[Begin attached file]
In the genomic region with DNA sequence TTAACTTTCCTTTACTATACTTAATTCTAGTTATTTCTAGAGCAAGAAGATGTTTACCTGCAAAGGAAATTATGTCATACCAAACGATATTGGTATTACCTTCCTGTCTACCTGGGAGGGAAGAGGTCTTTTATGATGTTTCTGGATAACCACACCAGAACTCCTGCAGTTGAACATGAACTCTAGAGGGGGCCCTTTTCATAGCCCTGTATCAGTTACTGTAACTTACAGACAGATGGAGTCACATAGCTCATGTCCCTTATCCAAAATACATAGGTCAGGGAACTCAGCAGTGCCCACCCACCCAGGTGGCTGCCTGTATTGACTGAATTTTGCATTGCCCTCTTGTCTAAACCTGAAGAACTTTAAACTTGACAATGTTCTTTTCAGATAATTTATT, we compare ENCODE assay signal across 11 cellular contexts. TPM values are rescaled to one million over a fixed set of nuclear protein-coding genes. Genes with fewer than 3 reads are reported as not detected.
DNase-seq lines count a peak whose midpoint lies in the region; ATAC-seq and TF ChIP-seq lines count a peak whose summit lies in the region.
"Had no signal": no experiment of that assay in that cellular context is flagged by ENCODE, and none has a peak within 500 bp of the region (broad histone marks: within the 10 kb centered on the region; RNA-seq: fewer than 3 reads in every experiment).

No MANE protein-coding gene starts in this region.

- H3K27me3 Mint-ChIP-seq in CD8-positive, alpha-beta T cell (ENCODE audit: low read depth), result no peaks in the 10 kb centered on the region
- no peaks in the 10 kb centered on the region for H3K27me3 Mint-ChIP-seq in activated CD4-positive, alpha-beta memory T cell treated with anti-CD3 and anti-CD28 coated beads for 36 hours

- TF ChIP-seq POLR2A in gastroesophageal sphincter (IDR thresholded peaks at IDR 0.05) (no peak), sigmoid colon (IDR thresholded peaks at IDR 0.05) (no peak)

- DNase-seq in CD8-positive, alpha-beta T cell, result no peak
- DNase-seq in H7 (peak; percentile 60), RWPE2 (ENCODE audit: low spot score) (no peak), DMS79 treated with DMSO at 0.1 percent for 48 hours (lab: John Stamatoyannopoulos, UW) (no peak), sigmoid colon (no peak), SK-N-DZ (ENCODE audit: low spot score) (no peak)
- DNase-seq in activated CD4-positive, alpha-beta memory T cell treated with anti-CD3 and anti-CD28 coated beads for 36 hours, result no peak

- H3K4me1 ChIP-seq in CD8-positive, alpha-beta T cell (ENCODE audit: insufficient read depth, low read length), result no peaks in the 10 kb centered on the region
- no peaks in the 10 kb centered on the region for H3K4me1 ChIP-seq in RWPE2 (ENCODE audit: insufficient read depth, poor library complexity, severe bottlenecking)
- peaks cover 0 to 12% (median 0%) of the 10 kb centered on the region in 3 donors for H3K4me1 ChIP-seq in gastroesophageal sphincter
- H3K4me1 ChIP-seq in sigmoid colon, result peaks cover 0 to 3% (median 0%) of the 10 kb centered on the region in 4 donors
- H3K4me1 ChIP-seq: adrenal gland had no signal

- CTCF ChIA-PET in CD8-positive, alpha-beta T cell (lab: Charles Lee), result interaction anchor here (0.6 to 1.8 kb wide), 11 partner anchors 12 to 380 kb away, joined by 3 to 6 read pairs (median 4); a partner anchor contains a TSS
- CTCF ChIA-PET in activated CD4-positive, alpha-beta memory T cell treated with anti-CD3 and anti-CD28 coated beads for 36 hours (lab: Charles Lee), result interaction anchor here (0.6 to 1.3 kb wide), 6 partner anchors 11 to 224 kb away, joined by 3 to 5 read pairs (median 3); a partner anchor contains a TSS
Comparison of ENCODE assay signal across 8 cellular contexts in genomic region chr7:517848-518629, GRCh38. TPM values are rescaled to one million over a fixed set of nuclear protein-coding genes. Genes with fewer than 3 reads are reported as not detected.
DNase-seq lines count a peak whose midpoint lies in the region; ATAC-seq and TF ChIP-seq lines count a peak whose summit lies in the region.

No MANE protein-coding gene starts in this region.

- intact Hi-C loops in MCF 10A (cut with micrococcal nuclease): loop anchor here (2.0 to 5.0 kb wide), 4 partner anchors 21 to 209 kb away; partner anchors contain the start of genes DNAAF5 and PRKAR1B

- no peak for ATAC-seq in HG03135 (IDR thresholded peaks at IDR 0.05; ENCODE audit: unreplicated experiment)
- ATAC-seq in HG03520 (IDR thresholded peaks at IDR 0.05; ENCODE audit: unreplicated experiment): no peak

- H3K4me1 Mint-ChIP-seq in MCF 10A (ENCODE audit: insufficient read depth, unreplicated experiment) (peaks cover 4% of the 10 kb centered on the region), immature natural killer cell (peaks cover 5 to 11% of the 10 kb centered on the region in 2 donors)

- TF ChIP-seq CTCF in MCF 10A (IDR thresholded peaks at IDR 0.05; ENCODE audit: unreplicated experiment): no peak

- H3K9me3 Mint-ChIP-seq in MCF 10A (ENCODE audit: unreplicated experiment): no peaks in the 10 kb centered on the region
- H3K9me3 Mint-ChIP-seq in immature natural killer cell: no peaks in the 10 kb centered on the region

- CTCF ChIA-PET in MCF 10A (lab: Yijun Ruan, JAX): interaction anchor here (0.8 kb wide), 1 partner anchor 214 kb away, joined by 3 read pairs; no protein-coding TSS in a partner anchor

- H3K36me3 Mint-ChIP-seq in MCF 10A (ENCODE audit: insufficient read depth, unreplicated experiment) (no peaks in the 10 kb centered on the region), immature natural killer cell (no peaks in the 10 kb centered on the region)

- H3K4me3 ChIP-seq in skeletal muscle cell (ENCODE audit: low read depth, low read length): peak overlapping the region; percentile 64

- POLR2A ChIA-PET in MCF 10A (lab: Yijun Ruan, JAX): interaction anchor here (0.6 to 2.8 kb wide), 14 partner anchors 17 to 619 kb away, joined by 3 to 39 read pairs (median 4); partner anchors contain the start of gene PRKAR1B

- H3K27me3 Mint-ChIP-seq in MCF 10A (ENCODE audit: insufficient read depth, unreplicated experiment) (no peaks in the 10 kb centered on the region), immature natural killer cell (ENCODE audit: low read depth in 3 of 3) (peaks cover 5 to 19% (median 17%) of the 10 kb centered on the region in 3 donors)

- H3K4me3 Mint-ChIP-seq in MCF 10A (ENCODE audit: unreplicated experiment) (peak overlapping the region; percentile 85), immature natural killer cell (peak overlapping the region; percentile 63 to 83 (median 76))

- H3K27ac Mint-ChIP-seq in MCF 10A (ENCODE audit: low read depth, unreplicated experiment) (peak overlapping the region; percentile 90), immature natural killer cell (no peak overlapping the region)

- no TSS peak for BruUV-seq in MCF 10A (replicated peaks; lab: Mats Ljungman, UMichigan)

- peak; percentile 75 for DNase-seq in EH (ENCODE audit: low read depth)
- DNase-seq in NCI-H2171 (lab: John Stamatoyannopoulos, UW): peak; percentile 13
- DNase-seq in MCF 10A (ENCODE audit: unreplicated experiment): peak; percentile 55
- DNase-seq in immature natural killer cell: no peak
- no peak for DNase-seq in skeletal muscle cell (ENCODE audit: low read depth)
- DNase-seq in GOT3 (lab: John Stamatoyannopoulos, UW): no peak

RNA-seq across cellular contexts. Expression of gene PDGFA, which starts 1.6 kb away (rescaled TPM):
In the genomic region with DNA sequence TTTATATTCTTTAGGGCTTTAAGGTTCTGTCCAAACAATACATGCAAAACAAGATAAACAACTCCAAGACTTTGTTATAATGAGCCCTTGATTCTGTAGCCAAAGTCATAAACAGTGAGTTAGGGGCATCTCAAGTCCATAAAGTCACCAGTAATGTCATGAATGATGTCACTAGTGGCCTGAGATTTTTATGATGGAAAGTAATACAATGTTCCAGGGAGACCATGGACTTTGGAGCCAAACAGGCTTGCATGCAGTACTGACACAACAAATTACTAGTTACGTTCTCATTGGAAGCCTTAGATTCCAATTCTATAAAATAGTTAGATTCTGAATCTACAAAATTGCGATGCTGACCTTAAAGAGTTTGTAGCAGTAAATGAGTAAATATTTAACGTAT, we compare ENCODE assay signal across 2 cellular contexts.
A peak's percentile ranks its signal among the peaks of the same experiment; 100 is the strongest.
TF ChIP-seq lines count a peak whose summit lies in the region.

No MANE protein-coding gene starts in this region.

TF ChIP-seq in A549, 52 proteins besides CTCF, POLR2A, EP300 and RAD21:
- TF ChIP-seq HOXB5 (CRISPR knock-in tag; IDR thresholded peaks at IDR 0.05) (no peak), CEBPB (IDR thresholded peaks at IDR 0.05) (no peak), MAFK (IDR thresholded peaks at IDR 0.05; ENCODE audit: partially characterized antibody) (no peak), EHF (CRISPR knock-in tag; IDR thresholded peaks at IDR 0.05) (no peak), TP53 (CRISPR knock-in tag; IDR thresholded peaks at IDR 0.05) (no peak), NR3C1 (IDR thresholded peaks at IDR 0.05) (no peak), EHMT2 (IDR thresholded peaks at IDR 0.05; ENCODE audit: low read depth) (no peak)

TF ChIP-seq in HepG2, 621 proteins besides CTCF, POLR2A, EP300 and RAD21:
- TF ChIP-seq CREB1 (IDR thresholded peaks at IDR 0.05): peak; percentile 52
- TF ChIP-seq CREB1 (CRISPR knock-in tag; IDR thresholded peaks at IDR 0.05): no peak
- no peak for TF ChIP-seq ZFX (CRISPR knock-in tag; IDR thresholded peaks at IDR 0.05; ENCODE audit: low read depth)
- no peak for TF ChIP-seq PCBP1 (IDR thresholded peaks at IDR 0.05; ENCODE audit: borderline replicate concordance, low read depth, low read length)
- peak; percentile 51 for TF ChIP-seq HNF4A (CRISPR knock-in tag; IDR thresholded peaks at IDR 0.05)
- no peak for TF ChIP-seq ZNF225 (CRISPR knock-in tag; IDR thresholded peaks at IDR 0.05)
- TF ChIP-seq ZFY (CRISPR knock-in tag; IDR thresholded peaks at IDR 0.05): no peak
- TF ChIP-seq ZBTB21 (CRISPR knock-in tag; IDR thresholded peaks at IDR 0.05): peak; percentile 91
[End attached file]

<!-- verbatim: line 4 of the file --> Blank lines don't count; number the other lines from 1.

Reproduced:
No MANE protein-coding gene starts in this region.